The breast milk proteins Triton is targeting in its research, called colostrum proteins, greatly reduce the incidence of bacterial and viral infections. But not all babies receive high levels of these proteins in their first six months of life. Some mothers are unable to produce milk in the quantities their child needs to stay healthy, and some families choose formula-feeding for lifestyle reasons. This can lead to infection, fever and other complications as the infant — lacking the colostrum immunity shield — fights bugs in its environment.

Research shows that if 90 percent of families exclusively breast-fed for six months, almost 1,000 infant deaths could be prevented annually and $13 billion would be saved in medical costs each year, according to the U.S. Department of Health and Human Services Office on Women’s Health.

Improving Formula

But as the $50 billion global baby formula market can attest, breast-feeding isn’t always an option.

The booming baby formula market has much room for improvement, Mayfield said. Formula is made from standard cow’s milk with a variety of additives tossed in to boost the overall nutritional value.

“It shocks people when they find out the differences in composition between breast milk and formula, and to be honest that was my first response, too,” Mayfield said. “We all assume that formula is very sophisticated and far along. It’s not.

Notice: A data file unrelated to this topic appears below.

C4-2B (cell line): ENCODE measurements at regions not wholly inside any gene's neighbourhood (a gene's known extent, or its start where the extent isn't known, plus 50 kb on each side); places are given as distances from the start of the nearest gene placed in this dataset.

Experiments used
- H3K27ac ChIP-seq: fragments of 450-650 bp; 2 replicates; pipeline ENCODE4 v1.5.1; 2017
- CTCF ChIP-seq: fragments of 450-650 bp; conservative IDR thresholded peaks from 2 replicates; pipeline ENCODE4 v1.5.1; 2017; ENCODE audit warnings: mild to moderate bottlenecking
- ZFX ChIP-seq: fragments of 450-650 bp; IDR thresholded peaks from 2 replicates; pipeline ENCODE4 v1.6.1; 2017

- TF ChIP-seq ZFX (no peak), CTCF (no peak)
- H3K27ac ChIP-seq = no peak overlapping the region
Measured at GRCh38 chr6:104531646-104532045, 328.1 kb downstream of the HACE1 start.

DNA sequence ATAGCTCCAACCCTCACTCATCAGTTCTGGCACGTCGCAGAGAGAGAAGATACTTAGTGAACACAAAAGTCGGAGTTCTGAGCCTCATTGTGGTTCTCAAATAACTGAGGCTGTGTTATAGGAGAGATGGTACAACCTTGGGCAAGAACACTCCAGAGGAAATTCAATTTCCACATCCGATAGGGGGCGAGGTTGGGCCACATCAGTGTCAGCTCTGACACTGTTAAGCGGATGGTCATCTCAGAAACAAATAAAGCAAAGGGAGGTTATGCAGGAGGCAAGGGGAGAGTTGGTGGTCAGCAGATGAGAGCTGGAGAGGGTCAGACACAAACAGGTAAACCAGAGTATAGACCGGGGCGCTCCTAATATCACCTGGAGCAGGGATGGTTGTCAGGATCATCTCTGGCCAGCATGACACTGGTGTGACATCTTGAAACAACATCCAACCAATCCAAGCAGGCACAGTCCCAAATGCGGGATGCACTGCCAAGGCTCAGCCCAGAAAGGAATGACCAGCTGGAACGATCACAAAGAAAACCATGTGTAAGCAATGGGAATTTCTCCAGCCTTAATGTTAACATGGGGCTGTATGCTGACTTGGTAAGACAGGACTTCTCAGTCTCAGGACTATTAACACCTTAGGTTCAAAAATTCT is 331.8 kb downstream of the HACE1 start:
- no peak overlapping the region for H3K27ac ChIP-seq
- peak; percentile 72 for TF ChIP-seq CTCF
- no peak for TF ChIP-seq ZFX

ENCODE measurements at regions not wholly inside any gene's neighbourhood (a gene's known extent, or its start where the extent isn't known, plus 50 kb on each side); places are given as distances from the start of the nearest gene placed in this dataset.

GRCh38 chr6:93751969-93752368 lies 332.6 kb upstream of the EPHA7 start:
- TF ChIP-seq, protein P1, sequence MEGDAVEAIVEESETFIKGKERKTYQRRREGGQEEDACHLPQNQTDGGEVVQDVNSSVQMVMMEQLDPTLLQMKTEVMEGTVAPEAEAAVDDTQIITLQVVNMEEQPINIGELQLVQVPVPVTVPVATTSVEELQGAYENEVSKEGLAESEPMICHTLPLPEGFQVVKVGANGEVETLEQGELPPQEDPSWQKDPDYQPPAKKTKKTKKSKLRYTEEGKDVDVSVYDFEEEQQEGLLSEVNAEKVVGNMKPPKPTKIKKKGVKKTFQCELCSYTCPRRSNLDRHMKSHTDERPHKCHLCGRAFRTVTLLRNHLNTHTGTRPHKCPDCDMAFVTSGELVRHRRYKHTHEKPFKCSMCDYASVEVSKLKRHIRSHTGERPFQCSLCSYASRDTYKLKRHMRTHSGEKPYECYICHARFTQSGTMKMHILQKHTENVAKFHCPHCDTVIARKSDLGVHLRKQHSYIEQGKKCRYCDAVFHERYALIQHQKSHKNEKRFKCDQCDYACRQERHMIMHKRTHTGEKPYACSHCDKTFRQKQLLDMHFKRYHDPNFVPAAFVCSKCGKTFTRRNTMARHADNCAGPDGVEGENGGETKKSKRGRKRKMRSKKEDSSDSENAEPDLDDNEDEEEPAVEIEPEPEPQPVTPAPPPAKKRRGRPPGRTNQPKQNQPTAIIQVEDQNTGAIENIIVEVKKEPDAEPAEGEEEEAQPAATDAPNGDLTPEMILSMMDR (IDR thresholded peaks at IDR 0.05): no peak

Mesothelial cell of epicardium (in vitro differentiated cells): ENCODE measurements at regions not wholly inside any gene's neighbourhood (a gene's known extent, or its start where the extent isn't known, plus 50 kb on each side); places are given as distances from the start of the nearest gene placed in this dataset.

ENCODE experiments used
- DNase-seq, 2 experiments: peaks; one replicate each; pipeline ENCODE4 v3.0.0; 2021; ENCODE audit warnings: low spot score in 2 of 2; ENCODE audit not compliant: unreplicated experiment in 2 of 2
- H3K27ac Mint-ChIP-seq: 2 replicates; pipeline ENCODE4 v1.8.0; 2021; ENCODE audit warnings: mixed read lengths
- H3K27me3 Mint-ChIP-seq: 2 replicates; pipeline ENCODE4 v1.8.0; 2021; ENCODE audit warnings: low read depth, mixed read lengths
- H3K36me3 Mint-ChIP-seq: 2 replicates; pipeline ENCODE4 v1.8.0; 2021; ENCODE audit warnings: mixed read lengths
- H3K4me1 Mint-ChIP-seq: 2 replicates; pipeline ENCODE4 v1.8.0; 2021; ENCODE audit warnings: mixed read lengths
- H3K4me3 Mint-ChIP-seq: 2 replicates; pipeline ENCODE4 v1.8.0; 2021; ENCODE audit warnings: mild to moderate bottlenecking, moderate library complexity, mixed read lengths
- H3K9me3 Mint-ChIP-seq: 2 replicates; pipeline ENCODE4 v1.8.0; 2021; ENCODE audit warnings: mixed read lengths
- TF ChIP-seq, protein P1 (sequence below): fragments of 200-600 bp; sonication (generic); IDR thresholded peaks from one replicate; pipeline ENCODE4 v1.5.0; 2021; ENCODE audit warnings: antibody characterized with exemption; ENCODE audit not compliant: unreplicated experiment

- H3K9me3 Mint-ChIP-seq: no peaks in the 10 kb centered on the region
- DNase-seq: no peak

“Human breast milk contains colostrum proteins for many, many months (after a baby is born). Colostrum is present in cow’s milk, too, but only on day one — then it disappears. That means if you’re making baby formula from cow’s milk it has very low levels of colostrum proteins; some are completely missing.”

Mayfield said Triton can grow these essential proteins in algae production facilities, and scale them to meet commercial demands — providing baby formula companies with the first commercial source of colostrum proteins.

This is a long-term goal, Mayfield said, as the baby food market is highly regulated and requires significant clinical data to break into the market. He expects that it could take Triton five years or more to break into the baby food industry. But there’s a short-term revenue opportunity in adult nutrition: immune-boosting supplements.

Supplement Income